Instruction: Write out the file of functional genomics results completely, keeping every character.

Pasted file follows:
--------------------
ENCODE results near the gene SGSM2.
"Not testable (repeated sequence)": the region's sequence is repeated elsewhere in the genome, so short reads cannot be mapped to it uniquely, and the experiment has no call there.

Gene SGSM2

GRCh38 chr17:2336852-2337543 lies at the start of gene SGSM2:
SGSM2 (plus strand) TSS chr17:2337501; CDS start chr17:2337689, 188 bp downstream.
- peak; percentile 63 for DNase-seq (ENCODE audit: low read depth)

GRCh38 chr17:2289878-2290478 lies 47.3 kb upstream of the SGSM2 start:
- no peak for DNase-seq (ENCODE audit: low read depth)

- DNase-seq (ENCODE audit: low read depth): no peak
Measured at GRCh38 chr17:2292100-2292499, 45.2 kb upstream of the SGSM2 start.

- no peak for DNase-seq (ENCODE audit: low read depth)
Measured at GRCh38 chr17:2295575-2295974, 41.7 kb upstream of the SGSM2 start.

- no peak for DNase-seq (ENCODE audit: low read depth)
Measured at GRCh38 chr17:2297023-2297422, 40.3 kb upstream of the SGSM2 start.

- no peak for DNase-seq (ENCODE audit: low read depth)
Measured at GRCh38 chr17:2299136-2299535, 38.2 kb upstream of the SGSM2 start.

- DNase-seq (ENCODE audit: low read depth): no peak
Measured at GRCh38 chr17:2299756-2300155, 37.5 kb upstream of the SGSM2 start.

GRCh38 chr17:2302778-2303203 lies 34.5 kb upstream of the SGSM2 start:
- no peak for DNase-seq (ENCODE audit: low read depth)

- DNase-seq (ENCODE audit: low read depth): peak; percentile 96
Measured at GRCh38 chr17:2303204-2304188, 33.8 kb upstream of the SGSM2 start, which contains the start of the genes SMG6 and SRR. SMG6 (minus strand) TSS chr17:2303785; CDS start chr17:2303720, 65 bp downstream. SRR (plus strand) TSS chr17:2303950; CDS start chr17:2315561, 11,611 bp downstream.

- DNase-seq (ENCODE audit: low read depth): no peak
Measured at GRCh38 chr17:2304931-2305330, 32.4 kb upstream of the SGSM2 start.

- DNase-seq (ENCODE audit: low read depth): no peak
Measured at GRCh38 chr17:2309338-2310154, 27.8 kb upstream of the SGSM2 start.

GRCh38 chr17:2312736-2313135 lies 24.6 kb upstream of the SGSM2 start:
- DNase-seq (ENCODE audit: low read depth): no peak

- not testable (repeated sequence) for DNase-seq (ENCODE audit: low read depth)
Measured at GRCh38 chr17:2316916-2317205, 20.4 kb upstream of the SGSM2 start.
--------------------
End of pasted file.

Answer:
ENCODE results near the gene SGSM2.
"Not testable (repeated sequence)": the region's sequence is repeated elsewhere in the genome, so short reads cannot be mapped to it uniquely, and the experiment has no call there.

Gene SGSM2

GRCh38 chr17:2336852-2337543 lies at the start of gene SGSM2:
SGSM2 (plus strand) TSS chr17:2337501; CDS start chr17:2337689, 188 bp downstream.
- peak; percentile 63 for DNase-seq (ENCODE audit: low read depth)

GRCh38 chr17:2289878-2290478 lies 47.3 kb upstream of the SGSM2 start:
- no peak for DNase-seq (ENCODE audit: low read depth)

- DNase-seq (ENCODE audit: low read depth): no peak
Measured at GRCh38 chr17:2292100-2292499, 45.2 kb upstream of the SGSM2 start.

- no peak for DNase-seq (ENCODE audit: low read depth)
Measured at GRCh38 chr17:2295575-2295974, 41.7 kb upstream of the SGSM2 start.

- no peak for DNase-seq (ENCODE audit: low read depth)
Measured at GRCh38 chr17:2297023-2297422, 40.3 kb upstream of the SGSM2 start.

- no peak for DNase-seq (ENCODE audit: low read depth)
Measured at GRCh38 chr17:2299136-2299535, 38.2 kb upstream of the SGSM2 start.

- DNase-seq (ENCODE audit: low read depth): no peak
Measured at GRCh38 chr17:2299756-2300155, 37.5 kb upstream of the SGSM2 start.

GRCh38 chr17:2302778-2303203 lies 34.5 kb upstream of the SGSM2 start:
- no peak for DNase-seq (ENCODE audit: low read depth)

- DNase-seq (ENCODE audit: low read depth): peak; percentile 96
Measured at GRCh38 chr17:2303204-2304188, 33.8 kb upstream of the SGSM2 start, which contains the start of the genes SMG6 and SRR. SMG6 (minus strand) TSS chr17:2303785; CDS start chr17:2303720, 65 bp downstream. SRR (plus strand) TSS chr17:2303950; CDS start chr17:2315561, 11,611 bp downstream.

- DNase-seq (ENCODE audit: low read depth): no peak
Measured at GRCh38 chr17:2304931-2305330, 32.4 kb upstream of the SGSM2 start.

- DNase-seq (ENCODE audit: low read depth): no peak
Measured at GRCh38 chr17:2309338-2310154, 27.8 kb upstream of the SGSM2 start.

GRCh38 chr17:2312736-2313135 lies 24.6 kb upstream of the SGSM2 start:
- DNase-seq (ENCODE audit: low read depth): no peak

- not testable (repeated sequence) for DNase-seq (ENCODE audit: low read depth)
Measured at GRCh38 chr17:2316916-2317205, 20.4 kb upstream of the SGSM2 start.